Australia’s Jeckyl and Hyde approach to climate politics was on show again this week. On the latter, the Sydney Morning Herald reports Australia has been applauded by delegates at climate change ministerial talks in Paris for returning to active climate diplomacy. “Climate activists have praised Australian Environment Minister Greg Hunt’s work for achieving a breakthrough in a six-year-old deadlock on a side protocol, delivering a bonus cut equal to two years’ total global carbon emissions. And Foreign Affairs Minister Julie Bishop has negotiated for Australia to become one of two co-chairs of the UN’s Green Climate Fund,” the SMH reported. Meanwhile, the Guardian reported the Turnbull government is considering options to increase its $200m contribution to the international Green Climate Fund. Then there’s Dr Jeckyl: “The Turnbull government has been accused of supporting a “negative carbon price” by standing in the way of the US and Japan as they try to dramatically reduce the ability of rich countries to fund coal plants in the developing world,” reported the Sydney Morning Herald.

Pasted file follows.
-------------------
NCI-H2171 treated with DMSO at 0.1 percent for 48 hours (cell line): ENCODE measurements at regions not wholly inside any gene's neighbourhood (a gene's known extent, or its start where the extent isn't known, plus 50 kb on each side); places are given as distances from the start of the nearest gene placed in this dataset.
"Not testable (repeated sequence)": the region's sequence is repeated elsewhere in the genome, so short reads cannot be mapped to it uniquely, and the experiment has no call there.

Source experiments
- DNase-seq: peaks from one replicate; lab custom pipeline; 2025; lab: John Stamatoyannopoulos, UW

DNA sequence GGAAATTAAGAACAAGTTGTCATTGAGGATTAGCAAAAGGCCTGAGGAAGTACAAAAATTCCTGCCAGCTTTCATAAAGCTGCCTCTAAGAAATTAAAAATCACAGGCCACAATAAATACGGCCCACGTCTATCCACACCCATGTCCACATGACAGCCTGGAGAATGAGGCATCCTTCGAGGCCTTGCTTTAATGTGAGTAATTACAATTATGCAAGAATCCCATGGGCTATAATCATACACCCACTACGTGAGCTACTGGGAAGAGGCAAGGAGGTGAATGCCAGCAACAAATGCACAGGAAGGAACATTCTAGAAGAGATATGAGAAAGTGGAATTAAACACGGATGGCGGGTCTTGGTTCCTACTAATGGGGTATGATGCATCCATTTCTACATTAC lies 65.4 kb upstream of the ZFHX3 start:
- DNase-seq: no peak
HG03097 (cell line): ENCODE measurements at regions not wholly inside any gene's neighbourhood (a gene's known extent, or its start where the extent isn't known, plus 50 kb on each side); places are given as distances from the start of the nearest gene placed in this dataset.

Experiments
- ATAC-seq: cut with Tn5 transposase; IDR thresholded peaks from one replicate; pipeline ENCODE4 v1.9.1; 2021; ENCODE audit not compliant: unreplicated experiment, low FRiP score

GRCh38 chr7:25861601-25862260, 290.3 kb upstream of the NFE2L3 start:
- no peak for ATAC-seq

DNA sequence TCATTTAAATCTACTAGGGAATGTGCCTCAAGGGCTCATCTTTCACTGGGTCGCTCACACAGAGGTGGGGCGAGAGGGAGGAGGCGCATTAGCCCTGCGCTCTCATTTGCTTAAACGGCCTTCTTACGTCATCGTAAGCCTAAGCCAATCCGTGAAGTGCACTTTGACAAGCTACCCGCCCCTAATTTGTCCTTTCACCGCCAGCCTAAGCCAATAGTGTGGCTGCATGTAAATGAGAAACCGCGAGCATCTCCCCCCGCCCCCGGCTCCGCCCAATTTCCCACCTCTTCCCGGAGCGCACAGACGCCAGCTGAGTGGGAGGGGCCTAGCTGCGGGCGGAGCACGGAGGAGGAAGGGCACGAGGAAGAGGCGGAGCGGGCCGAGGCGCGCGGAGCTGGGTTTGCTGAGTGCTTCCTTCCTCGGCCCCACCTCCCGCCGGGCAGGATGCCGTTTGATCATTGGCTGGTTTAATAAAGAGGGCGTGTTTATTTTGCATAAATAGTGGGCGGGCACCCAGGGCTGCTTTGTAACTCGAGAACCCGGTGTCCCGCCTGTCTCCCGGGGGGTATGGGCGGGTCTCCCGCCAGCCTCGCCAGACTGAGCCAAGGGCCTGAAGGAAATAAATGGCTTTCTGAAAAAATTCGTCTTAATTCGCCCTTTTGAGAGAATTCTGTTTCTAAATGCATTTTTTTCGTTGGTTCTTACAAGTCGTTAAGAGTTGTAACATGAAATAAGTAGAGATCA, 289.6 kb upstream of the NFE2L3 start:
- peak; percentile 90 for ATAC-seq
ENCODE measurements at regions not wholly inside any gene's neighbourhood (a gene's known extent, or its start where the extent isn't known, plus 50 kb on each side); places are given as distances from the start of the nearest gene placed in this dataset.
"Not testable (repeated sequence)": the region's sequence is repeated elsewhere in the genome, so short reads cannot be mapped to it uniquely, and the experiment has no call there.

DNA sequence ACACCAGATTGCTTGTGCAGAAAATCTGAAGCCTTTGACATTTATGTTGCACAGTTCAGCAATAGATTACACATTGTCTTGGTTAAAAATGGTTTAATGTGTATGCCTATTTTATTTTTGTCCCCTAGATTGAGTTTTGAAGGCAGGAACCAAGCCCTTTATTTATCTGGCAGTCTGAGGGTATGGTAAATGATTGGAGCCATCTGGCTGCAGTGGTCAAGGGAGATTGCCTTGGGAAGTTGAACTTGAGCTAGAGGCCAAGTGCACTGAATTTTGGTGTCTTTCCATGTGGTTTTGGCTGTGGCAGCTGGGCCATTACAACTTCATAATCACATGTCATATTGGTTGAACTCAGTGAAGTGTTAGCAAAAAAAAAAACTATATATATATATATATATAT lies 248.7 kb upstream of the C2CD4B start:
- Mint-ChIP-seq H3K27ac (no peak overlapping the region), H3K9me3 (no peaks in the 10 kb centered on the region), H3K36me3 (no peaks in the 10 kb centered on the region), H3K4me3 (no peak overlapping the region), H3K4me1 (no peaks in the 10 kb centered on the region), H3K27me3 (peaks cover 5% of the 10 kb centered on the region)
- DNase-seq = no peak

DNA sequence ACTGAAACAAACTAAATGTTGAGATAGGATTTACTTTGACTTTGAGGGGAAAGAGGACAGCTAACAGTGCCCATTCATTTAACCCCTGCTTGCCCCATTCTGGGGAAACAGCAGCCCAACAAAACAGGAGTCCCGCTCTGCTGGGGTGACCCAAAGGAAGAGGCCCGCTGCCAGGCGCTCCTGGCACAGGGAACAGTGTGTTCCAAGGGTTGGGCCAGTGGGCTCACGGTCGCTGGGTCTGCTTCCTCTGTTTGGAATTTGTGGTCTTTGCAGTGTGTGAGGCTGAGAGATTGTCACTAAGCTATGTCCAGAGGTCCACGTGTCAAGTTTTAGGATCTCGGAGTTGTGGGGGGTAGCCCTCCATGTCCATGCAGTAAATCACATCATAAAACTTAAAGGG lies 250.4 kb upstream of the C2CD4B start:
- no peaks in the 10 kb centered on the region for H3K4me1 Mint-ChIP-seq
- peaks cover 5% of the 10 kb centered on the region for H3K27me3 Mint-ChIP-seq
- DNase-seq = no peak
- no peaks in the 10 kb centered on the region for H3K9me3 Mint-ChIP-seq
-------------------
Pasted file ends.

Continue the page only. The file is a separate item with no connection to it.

In other news this week:
- National Geographic reports at least 14 extreme weather events last year bore the fingerprints of human-induced climate change, Researchers examined 28 weather extremes on all seven continents to see if they were influenced by climate change or were just normal weather. Their conclusion: Half of them showed some role of climate change.
- Reuters reports that the World Bank without the right policies to keep the poor safe from extreme weather and rising seas, climate change could drive over 100 million more people into poverty by 2030.
- Renew Economy reported renewable energy supply is set to double collectively in eight major economies by 2030 spurred on by new national climate and energy plans. The WRI’s analysis, Assessing the Post-2020 Clean Energy Landscape, looks at plans from eight of the 10 largest greenhouse gas emitters—Brazil, China, European Union, India, Indonesia, Japan, Mexico and the United States.
- China reported this week that it had under estimated the amount of coal it had been consuming. Time Magazine wasn’t too concerned, citing experts saying it is probably more a matter of bureaucratic inefficiency than underhanded plotting.
That wraps another week of an enormous amount of news about an enormous issue just ahead of an enormous meeting of enormous gravity about making enormous changes to the world. It is all quite enormous!
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Photo credit: Climate Central